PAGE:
lunedì, gennaio 23, 2006

I vantaggi del Behavioral Targeting

Come si evince dai miei precedenti post, sono un fautore del costo-qualità come atteggiamento che i marketer dovrebbero iniziare ad avere verso le campagne pubblicitarie, in contrapposizione al costo-contatto.

E' di oggi un approfondimento riguardante il behavioral targeting riportato via eMarketer

Is Behavioral Targeting Better?

All marketers know that targeting is good. But now on the Web they must also decide what kind of targeting to use, behavioral or contextual?

According to a new "Eye Tracking" study, conducted by Next Century Media, and sponsored by Tacoda, a provider of behaviorally-targeted online advertising solutions, behavioral ads win hands down.
The study showed that behavioral targeting generated an average of 17% more ad looks than contextual targeting. Furthermore, after the first exposure, the advantage actually increased — "skyrocketed," to use the language of the release — to 54%.
That means that regardless of context, ads unrelated to a page's content generated interest even on repeat viewing, Tacoda CEO Dave Morgan told MediaPost. "Behavioral advertising does not seem to suffer the same banner burnout when you present these ads out of context."
In other words, the more you show a behavioral targeted ad, the more it gets noticed. That is not always, or even usually, the case with advertising.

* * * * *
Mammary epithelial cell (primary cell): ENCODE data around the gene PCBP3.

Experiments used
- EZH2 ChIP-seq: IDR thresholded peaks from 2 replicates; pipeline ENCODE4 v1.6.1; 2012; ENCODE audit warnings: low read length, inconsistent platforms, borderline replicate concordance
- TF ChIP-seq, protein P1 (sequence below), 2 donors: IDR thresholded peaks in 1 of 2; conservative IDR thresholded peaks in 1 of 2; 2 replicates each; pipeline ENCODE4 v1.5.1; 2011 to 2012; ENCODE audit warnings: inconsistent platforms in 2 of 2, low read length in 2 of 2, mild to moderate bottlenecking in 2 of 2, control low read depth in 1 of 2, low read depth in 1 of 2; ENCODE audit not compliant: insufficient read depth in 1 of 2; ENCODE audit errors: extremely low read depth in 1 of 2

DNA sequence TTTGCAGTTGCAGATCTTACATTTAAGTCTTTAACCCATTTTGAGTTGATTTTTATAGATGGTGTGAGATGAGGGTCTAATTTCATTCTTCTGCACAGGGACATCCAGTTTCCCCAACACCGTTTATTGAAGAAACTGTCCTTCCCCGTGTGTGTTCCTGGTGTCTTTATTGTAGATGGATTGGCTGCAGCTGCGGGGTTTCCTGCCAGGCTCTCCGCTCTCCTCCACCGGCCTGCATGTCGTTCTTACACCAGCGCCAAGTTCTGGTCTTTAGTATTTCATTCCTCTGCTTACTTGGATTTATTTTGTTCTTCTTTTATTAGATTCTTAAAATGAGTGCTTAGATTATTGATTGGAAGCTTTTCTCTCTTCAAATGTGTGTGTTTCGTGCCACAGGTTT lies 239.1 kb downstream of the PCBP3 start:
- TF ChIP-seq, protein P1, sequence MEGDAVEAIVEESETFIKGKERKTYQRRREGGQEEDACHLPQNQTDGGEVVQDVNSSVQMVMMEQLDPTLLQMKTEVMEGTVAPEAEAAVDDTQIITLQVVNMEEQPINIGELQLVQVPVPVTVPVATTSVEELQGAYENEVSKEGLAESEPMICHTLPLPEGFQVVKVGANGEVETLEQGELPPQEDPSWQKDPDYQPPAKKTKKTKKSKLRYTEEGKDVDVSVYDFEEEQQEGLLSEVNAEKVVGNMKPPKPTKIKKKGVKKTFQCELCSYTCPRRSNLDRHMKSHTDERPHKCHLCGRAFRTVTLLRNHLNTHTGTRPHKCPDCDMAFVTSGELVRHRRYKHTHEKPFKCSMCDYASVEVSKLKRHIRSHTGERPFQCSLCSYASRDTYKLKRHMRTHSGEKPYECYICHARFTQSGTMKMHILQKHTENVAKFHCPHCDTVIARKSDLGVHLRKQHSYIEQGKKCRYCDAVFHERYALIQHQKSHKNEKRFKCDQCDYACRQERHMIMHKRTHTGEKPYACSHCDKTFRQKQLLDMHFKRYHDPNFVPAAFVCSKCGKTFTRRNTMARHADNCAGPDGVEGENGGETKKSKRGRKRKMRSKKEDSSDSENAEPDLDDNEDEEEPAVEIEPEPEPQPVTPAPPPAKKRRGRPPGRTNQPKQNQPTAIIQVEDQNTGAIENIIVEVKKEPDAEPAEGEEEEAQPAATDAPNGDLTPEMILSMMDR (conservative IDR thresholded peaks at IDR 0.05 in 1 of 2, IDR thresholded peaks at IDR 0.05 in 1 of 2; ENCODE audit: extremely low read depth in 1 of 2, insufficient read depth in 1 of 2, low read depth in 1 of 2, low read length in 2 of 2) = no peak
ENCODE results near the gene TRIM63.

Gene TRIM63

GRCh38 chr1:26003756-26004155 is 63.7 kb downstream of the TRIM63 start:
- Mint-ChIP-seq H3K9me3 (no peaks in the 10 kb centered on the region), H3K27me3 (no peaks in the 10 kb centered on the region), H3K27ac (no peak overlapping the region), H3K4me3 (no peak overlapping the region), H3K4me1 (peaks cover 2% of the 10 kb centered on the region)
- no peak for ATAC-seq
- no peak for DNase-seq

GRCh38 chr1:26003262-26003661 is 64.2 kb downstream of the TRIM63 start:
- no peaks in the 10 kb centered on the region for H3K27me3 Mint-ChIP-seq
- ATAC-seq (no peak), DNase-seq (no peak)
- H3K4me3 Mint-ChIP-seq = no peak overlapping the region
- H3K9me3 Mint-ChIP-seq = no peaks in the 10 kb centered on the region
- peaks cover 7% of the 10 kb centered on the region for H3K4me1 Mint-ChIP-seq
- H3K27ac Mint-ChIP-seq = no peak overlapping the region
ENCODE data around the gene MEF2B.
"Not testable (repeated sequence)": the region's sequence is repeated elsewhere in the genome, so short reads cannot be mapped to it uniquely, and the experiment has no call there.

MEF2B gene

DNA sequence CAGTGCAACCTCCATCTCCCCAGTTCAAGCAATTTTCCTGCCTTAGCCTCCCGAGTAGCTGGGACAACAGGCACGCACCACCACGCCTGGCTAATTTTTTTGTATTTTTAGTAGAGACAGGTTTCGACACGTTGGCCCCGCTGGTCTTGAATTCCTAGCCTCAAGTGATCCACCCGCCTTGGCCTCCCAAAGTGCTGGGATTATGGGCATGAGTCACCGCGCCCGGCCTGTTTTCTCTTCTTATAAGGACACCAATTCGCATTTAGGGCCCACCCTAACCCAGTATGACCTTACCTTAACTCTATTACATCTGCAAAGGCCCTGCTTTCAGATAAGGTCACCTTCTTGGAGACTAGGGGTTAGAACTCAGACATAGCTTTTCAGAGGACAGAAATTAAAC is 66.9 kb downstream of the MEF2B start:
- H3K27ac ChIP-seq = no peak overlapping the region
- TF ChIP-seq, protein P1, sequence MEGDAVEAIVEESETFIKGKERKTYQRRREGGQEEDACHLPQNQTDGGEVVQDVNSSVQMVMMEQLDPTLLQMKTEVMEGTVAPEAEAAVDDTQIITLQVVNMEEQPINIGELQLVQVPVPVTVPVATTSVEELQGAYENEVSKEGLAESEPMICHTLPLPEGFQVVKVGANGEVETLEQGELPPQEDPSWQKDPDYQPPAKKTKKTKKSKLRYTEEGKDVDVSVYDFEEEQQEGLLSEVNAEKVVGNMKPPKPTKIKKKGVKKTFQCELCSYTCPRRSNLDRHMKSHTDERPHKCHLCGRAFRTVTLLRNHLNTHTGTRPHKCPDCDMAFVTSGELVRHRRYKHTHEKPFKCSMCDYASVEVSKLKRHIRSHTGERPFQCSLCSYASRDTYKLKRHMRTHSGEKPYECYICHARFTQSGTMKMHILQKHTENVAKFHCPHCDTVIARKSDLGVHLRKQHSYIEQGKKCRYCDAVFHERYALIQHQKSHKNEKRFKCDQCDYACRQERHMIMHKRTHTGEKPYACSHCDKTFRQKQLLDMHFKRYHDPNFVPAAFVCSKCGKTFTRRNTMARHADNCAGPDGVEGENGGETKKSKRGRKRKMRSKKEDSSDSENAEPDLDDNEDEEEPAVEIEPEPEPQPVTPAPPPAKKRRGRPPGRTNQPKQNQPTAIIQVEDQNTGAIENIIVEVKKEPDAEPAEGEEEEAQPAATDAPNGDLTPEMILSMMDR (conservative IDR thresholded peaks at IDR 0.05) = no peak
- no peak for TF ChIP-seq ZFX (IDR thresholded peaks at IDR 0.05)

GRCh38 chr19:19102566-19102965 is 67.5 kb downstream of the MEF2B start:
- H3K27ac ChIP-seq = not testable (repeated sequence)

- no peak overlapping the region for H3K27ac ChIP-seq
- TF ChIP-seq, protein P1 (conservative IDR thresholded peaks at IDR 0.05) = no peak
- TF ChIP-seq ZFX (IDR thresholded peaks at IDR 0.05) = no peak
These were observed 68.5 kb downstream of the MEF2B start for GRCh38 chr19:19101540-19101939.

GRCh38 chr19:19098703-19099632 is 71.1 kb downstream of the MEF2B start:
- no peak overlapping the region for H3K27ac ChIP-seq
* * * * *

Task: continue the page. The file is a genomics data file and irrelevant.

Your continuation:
Results like these would catch any marketer's eye. But as Advertising Age wrote, "While it's not surprising the study, conducted by Next Century Media, an interactive TV and online ad research firm, would come out in favor of its backer's main business, the results were nonetheless impressive in how strongly they favor behavior-targeted ads."
Quite impressive — and absolutely contradictory to long-held media practices, which hold that you put ads in editorial environments where they "fit." It has been a tenet of magazine advertising for decades.
When asked how behavioral targeting could generate more looks than contextual targeting Bill Harvey, Next Century Media CEO, replied, "It is probably a combination of more relevancy and less clutter."
He elaborated, "It could be that there are just too many ads for the same product category attacking the user's eye in contextual targeting, causing the user to avoid looking at any of them. Even though they are on that site researching a planned purchase, they might try to stay focused on the editorial content during that process, resisting the bombardment of similar ad messages. On the other hand, when in the market for a product, and finding an ad for that product in a completely unrelated site, the user might react to the surprise of that unexpected event by looking at the ad.
"We call these two hypotheses 'Clamor' and 'Surprise' respectively, and will be studying both of them more in future studies."
For another comparison, at the end of 2004
ad:tech and MarketingSherpa, partnered to survey online marketers and look at what worked for them. They found that behavioral targeting lost ground with marketers, dropping from third to fourth in the 'Great' performers list, and getting a 36% rating for strong performance, down from 41% in the 2004 survey. It's the first time that the tactic fell in the ratings.

So, is behavioral targeting better? Right now, there are only a few numbers, and a lot of speculation. Before answering that question, and toppling decades of best advertising practices, smart marketers would be well advised to wait for more research results before deciding.

posted by Andrea Signori @ 23.1.06   0 comments